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Thursday, June 28, 2012

Summer Lovin', Had Me A Blast

Are we all excited for summer vacation yet? I hope you are, because it's finally here! And, I'm sure that for many of you, you have plans for the summer. Whether you're hanging out at the mall sipping back Orange Julius beverages, lounging around at the beach hoping to get a little bit of a tan, or riding roller coasters until you vomit, I hope you enjoy yourselves.

Certainly, I have my own plans for the summer. I just attended the eighth grade graduation of two of my nephews a couple of days ago, and this August, I have a friend who is visiting from New York during my vacation away from my real job, so definitely expect to see a blog entry regarding that visit sometime this summer.

I don't know what it is about summer, but it just makes everything seem so much more fun. Buying Slush Puppies at the local gas station. Feeling the warm sunshine on your face. For kids who are young enough, getting two and a half months of freedom from school, homework, and evil teachers.

Summer's a great time for everyone.

So, I thought I'd talk about summers gone by, and how much I loved them. Because, that's basically what I mean by the note's title. The summer lovin' talks about how much I loved summer as a kid. Not about some Australian exchange student I fell in love with over one summer...or any summer romance that I may have had growing up because I never had one...but, you know, summer just began, so there's still hope for a summer fling...

...okay, now I'm going off on a tangent. I do that a lot.

Summertime for me was a great time as a kid. For one, being a kid who didn't have the greatest in-school memories, summer provided me two months of freedom to do whatever I so desired. I would have water balloon wars with people, I'd swim in my teeny-weeny Sesame Street kiddy pool (and don't laugh, that pool was cool until my dad accidentally plowed into it with the lawn mower and tore a hole in it.), and I'd walk over to Darling's Convenience Store and buy an ice cream and play Bubble Bobble. Sadly, Darling's has been replaced with a beauty salon, but I'll always remember the memories associated with that place.

I mean, let's face it. Summertime in the '80's was the absolute best (and by eighties, I mean the decade, not the temperature...though I guess both could apply).

The 1980's were also the summers that I probably remember the most.

Having been born and raised in a small town called Brockville, Ontario, I remember summers in the 1980's always being jam-packed with lots of activities and fun for people of all ages.

One of my favourite memories of Brockville summers that I can recall is the park program groups that I attended for six summers between 1987 and 1992 (or, if you want more detail, between the ages of six and eleven). They used to be run by the Brockville Parks & Recreation group and they were spread out in several different playgrounds. I don't quite remember all of the playgrounds that took part, but there was Toniata, Westmister, J.L. Jordan, Bramshot, and the program that I was a part of, Commonwealth. Okay, so technically, it was Commonwealth for 5 of the 6 summers I was there. In 1991, we were at the now torn down John Knox playground because Commonwealth was undergoing renovations in 1991, and lemme tell you, John Knox playground was so horrible in comparison to Commonwealth, as all they had for playground equipment were seesaws, a tunnel, and a basic set of monket bars...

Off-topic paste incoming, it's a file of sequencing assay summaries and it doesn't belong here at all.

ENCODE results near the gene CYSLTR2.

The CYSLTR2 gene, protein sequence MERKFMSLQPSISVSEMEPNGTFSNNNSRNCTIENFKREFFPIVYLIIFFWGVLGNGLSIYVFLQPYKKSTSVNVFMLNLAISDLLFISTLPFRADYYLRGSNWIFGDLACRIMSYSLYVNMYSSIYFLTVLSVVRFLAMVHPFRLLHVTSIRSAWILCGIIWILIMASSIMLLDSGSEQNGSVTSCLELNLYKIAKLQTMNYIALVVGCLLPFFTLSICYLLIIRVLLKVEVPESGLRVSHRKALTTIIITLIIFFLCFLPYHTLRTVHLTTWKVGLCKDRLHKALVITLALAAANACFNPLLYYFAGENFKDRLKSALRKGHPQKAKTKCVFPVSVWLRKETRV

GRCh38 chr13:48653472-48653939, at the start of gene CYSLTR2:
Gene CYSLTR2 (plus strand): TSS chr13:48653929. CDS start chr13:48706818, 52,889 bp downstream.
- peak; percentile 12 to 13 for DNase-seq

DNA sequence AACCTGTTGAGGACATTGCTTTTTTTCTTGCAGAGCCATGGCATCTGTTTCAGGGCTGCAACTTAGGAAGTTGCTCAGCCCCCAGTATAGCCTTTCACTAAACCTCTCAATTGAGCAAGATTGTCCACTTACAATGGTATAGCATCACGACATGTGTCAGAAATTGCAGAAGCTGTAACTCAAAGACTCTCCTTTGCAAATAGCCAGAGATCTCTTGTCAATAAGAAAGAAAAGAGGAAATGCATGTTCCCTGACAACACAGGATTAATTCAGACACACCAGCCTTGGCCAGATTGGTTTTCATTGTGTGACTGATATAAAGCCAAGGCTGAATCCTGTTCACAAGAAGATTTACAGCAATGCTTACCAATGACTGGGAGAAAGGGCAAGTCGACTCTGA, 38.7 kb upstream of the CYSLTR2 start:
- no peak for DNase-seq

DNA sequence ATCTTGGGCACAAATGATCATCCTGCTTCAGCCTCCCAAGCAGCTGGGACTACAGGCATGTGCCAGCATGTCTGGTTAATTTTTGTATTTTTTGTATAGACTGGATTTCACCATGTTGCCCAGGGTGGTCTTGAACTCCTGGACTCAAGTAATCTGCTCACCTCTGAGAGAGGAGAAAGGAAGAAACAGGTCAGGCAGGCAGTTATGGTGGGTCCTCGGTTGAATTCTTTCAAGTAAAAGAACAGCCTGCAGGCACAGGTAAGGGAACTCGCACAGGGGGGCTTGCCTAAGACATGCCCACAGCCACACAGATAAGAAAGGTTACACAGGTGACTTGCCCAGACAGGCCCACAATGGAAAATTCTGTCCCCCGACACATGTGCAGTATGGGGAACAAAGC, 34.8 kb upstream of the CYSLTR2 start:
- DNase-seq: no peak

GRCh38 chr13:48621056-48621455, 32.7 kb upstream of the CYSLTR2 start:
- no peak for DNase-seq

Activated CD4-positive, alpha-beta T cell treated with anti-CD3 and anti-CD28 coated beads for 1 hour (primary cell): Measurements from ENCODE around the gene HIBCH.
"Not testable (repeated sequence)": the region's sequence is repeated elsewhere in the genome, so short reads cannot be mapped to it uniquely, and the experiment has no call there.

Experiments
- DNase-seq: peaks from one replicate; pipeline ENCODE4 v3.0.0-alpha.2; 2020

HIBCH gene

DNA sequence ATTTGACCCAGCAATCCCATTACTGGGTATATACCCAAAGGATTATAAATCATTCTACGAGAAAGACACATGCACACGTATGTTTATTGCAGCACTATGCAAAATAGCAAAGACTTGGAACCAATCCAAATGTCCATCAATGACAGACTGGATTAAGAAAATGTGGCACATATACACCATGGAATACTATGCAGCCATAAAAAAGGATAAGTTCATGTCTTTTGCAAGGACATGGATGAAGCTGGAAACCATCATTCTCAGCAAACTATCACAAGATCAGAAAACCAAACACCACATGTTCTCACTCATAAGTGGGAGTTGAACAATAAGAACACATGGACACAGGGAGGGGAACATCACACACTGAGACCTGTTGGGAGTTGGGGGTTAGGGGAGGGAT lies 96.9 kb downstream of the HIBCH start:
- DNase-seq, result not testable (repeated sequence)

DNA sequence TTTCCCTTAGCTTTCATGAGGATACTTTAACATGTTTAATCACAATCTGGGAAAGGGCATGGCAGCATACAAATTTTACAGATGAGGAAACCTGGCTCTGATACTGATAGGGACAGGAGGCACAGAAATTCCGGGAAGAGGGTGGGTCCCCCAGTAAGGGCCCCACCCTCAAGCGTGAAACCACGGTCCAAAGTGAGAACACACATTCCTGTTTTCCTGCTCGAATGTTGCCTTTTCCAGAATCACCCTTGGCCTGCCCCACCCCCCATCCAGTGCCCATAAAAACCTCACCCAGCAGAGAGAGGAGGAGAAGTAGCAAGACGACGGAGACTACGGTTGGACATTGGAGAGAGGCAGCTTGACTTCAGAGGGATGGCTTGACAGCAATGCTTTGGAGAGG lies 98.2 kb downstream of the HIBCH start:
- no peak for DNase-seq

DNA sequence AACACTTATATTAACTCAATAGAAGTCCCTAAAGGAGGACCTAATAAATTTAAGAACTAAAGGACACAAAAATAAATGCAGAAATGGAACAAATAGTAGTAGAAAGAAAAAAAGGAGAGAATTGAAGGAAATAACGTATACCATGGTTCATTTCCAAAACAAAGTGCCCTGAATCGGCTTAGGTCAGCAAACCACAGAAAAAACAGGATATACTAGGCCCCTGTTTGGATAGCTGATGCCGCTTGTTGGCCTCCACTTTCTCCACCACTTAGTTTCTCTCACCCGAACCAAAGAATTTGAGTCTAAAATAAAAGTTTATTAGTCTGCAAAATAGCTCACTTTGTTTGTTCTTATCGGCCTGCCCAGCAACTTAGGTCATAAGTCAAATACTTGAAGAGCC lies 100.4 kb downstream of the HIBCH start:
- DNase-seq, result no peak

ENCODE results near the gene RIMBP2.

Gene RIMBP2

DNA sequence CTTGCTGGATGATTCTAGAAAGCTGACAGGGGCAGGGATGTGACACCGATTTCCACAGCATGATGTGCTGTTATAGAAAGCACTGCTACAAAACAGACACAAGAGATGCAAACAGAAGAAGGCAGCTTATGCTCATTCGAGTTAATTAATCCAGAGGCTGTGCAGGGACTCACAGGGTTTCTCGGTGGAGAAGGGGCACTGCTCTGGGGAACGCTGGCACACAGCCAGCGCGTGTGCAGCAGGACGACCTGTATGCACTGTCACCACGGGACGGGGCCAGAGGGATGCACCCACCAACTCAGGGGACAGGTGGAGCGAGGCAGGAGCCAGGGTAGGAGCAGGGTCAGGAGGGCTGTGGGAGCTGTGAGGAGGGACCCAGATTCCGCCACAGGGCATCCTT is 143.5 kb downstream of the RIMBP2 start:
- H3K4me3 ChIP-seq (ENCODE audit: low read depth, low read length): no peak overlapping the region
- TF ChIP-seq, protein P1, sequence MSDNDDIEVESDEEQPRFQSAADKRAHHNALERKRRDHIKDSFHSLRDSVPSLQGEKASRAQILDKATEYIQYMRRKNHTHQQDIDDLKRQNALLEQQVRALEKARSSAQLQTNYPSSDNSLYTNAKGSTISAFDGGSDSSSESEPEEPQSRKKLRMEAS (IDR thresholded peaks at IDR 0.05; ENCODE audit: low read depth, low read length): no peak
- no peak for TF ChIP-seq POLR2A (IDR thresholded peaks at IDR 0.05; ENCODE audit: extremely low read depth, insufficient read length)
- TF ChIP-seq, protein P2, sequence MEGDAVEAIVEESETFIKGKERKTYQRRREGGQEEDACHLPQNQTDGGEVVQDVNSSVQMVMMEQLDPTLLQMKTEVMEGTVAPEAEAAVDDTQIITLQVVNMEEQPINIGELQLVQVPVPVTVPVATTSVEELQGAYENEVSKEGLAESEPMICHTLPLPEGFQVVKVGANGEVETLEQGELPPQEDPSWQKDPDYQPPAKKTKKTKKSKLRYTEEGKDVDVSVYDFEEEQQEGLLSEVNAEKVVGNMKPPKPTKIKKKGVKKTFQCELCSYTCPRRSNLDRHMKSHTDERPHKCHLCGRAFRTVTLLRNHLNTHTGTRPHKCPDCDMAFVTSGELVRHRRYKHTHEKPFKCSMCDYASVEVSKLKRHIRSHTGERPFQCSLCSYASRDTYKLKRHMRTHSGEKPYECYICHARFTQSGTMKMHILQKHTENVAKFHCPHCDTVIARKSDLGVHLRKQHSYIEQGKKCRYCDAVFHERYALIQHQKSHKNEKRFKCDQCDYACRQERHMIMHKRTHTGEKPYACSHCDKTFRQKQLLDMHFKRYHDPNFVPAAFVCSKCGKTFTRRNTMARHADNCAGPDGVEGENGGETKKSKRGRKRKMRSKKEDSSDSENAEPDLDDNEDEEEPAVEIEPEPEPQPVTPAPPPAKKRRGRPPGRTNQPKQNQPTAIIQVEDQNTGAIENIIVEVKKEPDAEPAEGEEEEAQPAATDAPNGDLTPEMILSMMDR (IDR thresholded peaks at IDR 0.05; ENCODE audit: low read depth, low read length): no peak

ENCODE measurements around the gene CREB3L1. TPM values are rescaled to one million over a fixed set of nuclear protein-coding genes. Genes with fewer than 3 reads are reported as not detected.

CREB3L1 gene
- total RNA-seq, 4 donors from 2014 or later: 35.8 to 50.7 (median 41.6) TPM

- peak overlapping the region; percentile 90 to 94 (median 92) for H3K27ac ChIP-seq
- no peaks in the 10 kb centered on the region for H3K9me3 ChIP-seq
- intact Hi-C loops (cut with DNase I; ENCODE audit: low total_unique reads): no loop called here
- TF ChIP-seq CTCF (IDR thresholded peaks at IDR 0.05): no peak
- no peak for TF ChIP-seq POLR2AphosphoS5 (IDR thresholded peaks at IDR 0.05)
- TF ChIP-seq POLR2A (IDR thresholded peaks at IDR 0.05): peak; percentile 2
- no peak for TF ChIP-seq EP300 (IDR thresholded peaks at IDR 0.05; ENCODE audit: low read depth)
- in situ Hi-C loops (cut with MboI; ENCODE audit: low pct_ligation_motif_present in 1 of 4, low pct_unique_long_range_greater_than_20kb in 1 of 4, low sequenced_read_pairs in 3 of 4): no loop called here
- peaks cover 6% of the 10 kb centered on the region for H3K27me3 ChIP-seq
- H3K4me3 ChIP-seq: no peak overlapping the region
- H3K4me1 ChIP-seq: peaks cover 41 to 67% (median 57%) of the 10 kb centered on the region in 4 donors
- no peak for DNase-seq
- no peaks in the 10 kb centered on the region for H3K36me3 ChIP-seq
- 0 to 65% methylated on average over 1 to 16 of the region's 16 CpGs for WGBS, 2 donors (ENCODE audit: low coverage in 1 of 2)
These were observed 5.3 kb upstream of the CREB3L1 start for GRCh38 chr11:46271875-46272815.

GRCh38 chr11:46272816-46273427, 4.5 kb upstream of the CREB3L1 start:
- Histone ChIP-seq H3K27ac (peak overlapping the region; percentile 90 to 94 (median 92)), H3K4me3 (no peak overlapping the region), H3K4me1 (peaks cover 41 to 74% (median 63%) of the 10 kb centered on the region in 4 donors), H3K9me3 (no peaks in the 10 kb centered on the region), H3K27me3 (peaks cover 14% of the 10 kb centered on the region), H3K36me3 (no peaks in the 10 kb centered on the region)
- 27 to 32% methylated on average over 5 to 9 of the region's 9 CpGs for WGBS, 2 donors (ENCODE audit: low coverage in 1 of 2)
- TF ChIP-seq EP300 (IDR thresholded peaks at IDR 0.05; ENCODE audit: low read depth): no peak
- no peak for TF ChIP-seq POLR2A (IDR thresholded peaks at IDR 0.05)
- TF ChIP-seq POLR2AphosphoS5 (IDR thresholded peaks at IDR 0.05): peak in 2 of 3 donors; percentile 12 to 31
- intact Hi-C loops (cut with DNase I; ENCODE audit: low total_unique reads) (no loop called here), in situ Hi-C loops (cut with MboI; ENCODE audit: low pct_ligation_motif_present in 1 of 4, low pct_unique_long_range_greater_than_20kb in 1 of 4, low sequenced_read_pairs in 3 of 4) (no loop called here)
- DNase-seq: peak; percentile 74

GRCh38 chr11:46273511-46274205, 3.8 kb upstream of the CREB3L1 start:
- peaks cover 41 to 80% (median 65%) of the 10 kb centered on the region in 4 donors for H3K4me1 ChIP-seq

...and, off I go on another tangent. If I do this again, please slap me. Hard.

As I was saying, I attended the Commonwealth group. To register for the park program, we were asked to join the playgrounds that were closest to where we lived. Since I was already a student at Commonwealth Public School at the time, it made perfect sense, right?

It proved to be quite bizarre as well. Whereas inside Commonwealth's hallways, I was always kind of treated like I was the uncool kid, or had leprosy or something, many of the kids who were in the playground group with me were very cool kids. The groups were for children aged 4-12, and there was a huge cross-section of kids of all ages. Certainly, the older kids hung out with the older kids, while the younger kids hung out with the younger kids, but when we all got together for group activities, we were all one group, and more importantly, we were all one group that got on well. That's not to say that we were all perfect fact, I can recall being a bit bratty in my younger days. But, that's par for the course. I mean, we were all kids once, right? Certainly going from one of the younger kids to five years later being one of the older definitely was quite a ride.

And, the park program was FUN!

Our camp leaders were always full of energy, and believe me they needed it to keep up with us kids! I don't remember all their names, but I do know a few. I guess Rebekah was one of the earliest ones I remember. Of course, I had known Rebekah for years prior, as she was one of my sister's best friends. Actually, speaking of which, my sister was also a program leader during the John Knox summer of '91, which was for the most part good (except when she caught me acting out...LOL). There was Elizabeth, who was probably with me for almost the whole run I was there, so she was probably the one I was closest to. I also remember a leader named Justine. The final year I was there, we had Shannon and Jennifer, who were also pretty cool. I can't seem to remember too many male program leaders though, which is a shame. But, the ones I do remember were special in their own way.  Yes, sister...even you.  :p